At last, this much?awaited volume sheds substantial light on one of the most difficult disorders to diagnose and treat: the closet narcissistic disorders of the self. The third of a series on the disorders of the self, and the first written by Dr. Masterson since 1985, the book fills a crucial niche in his work and in the field of personality disorders. It describes not only the psychopathology and treatment of this disorder but, more importantly, demonstrates the key dynamic of the disorders of the self triad: self activation leads to anxiety and depression, which leads to defense. This is the central dynamic of all the disorders of the self, and its particular manifestations in the closet narcissistic personality disorder are described along with the therapeutic techniques required to identify and manage it. The volume succeeds in clarifying a great deal of the clinical confusion surrounding the disorder, and addresses such questions as: What does the clinical picture look like? What is the reason for the diagnostic confusion? How does one resolve it? What other disorders does this disorder mimic? How do you differentiate it from the borderline and/or schizoid disorders of the self? What are some possible etiologic factors? What precipitates a clinical syndrome? What is the intrapsychic structure of this disorder, and how does it compare with other disorders? What is the central psychodynamic? What is a mirroring interpretation of narcissistic vulnerability, and why is it the intervention of choice? What is projective identification, and why is it so important to countertransference reactions to these patients? The Emerging Self offers a clear, down to earth, hands?on presentation of interest to all therapists students, teachers, and practitioners. It will enable the therapist to identify what emotional issues are on center stage, understand how to deal with it, and also how to evaluate the results of his or her efforts. Beyond that, it will illustrate the variations in countertransference that occur as a result of projective identification. Above all, the volume will take its substantial place alongside Psychotherapy of the Borderline Adult and The Real Self as one of the three pillars of Dr. Masterson's whole theoretical approach.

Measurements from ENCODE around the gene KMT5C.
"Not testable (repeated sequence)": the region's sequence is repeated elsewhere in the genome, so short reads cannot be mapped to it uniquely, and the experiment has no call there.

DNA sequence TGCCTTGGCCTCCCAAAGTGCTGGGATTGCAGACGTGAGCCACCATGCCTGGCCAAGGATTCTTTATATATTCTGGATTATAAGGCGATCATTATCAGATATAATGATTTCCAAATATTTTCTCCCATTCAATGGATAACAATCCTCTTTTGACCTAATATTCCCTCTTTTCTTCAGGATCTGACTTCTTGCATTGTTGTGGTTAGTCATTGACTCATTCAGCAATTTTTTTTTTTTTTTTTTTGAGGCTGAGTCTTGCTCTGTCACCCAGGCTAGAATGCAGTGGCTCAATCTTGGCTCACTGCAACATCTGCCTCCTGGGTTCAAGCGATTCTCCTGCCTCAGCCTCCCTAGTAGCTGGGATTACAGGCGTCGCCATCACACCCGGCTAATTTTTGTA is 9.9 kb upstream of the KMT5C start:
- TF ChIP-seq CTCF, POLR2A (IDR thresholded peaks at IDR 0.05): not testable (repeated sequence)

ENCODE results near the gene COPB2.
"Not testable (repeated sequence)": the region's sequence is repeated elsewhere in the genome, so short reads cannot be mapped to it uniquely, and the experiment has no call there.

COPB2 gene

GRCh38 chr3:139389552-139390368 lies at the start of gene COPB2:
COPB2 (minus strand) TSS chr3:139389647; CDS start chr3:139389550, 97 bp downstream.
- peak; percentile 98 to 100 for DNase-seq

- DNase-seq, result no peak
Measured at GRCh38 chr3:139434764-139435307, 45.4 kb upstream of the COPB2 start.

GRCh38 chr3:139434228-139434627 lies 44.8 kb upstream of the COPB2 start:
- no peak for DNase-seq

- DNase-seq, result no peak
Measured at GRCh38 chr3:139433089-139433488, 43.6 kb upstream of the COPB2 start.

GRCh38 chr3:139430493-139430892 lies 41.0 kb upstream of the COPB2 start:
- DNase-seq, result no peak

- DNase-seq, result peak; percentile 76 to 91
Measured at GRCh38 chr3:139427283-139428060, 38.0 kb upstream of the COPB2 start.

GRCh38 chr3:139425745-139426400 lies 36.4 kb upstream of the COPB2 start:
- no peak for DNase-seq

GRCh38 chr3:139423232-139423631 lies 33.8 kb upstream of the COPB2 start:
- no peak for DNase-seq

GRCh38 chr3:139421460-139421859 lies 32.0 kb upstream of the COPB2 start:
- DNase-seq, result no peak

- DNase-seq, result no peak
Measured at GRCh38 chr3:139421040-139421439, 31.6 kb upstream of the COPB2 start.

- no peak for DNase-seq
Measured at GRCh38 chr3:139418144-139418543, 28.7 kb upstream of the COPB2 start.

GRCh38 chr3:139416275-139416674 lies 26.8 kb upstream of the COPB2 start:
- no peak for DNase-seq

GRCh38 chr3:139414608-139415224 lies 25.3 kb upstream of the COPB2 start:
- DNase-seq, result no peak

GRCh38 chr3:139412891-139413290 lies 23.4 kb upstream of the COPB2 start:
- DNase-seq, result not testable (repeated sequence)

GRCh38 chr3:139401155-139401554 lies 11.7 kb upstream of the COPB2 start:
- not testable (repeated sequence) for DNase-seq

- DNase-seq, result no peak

Table of Contents

1. The Clinical Picture - A Chameleon

2. A Developmental, Self, and Object Relations Theory

3. Differential Diagnosis

4. Therapeutic Neutrality, Frame, Stance, and Task

5. The Disembodied Heart and the Latchkey Child

6. The Guru and the Bed of Pain

7. The Prostitute and the Game

8. The Puppet on a String and the Whim of Iron

9. Countertransference and Projective Identification I: Overview

10. Countertransference and Projective Identification II: Clinical Example:
Defensive Fusion Evokes Directiveness

11. Countertransference and Projective Identification III: Clinical Examples:
Too Much Activity and Direction; Distancing


Saturday, July 14, 2007

Is the narcissistic personality obsessed with power and control?

The narcissistic personality manifests itself in the narcissist's behavior. He (or she) will seek to dominate every individual and every group with which he interacts. Narcissism occurs in the workplace at almost every organization, usually at or near to the top. The narcissistic personality and its obsessive desire for control is not about control just for control's sake, but an essential defense against the risk of receiving a narcissistic injury; a blow to the ego or self-esteem. The narcissistic personality comprises of a defense that works incessantly to prevent others reminding the narcissist of his feelings of inferiority, inadequacy and worthlessness, which lower his self-esteem.